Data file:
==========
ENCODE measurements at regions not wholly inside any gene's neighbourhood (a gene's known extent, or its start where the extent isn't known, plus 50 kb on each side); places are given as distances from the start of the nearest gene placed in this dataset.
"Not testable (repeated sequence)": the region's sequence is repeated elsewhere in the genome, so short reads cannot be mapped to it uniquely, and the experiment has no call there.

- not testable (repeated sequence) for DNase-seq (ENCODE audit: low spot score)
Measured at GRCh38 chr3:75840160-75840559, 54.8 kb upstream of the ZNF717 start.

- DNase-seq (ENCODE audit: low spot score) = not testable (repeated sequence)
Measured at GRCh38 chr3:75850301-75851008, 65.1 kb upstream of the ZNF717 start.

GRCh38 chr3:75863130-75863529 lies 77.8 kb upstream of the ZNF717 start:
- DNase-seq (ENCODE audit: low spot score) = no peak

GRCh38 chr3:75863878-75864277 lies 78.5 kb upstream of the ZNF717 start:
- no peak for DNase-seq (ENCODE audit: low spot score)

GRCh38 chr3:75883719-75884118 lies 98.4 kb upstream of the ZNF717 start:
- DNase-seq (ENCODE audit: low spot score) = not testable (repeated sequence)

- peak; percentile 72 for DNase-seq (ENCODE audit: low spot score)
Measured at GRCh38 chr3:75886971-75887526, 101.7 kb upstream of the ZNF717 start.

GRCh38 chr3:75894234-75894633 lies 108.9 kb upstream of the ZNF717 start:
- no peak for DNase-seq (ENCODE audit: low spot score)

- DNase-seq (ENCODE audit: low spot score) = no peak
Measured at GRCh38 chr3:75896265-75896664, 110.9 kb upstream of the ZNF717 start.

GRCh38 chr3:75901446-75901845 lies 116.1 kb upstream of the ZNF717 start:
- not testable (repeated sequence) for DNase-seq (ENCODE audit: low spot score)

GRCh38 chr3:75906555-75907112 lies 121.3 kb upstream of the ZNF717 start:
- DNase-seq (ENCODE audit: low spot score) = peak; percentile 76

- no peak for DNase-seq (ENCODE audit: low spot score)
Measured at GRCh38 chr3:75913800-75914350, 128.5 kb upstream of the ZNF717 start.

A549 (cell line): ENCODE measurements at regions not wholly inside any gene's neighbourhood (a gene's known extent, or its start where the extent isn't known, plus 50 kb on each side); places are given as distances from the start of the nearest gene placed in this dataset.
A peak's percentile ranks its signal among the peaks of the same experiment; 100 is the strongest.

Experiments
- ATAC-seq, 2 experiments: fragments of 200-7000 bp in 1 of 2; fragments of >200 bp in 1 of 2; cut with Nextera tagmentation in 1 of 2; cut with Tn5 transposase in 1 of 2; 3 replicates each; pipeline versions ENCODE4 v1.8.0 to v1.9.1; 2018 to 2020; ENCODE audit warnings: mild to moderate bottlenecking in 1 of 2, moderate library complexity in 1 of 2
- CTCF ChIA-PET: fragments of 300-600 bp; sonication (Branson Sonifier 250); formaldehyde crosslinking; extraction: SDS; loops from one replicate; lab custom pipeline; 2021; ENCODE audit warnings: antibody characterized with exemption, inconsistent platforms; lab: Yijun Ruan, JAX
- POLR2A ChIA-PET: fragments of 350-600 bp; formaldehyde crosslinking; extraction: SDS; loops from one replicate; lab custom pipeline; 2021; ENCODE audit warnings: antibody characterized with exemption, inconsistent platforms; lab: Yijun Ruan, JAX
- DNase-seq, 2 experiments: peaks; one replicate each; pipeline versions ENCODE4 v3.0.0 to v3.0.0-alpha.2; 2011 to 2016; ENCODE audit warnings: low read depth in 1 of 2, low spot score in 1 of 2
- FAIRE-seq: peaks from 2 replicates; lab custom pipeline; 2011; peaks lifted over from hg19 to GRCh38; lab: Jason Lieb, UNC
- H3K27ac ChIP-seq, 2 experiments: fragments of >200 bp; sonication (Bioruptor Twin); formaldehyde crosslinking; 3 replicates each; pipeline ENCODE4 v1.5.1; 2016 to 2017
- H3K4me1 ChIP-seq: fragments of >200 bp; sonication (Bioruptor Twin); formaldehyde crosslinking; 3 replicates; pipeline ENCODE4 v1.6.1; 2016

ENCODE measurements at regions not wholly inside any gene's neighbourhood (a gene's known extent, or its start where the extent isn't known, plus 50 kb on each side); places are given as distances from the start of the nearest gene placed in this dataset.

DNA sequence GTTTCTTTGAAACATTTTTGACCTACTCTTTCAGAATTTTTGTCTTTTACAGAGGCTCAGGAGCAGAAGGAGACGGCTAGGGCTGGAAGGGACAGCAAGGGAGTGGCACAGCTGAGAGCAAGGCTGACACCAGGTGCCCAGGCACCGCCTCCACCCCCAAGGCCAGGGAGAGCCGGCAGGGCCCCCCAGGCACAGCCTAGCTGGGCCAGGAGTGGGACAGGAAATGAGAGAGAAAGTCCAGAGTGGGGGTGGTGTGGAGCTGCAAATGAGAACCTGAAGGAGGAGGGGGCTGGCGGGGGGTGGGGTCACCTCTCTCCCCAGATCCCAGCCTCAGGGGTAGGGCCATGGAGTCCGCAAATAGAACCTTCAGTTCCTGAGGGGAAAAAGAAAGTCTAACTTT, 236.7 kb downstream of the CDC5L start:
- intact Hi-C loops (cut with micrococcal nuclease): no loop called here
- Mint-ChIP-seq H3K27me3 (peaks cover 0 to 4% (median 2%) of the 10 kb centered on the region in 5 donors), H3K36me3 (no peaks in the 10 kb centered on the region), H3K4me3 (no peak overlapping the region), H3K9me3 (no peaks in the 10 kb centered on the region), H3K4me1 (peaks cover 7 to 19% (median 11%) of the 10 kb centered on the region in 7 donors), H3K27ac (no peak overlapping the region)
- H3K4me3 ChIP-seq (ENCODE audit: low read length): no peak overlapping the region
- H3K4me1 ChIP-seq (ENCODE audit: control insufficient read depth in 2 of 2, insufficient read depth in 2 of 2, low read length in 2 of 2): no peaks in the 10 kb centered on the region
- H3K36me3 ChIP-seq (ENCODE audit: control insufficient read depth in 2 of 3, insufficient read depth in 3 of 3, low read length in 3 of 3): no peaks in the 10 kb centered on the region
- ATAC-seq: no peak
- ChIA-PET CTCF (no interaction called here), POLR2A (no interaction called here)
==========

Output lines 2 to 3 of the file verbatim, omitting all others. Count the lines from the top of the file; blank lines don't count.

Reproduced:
"Not testable (repeated sequence)": the region's sequence is repeated elsewhere in the genome, so short reads cannot be mapped to it uniquely, and the experiment has no call there.

- not testable (repeated sequence) for DNase-seq (ENCODE audit: low spot score)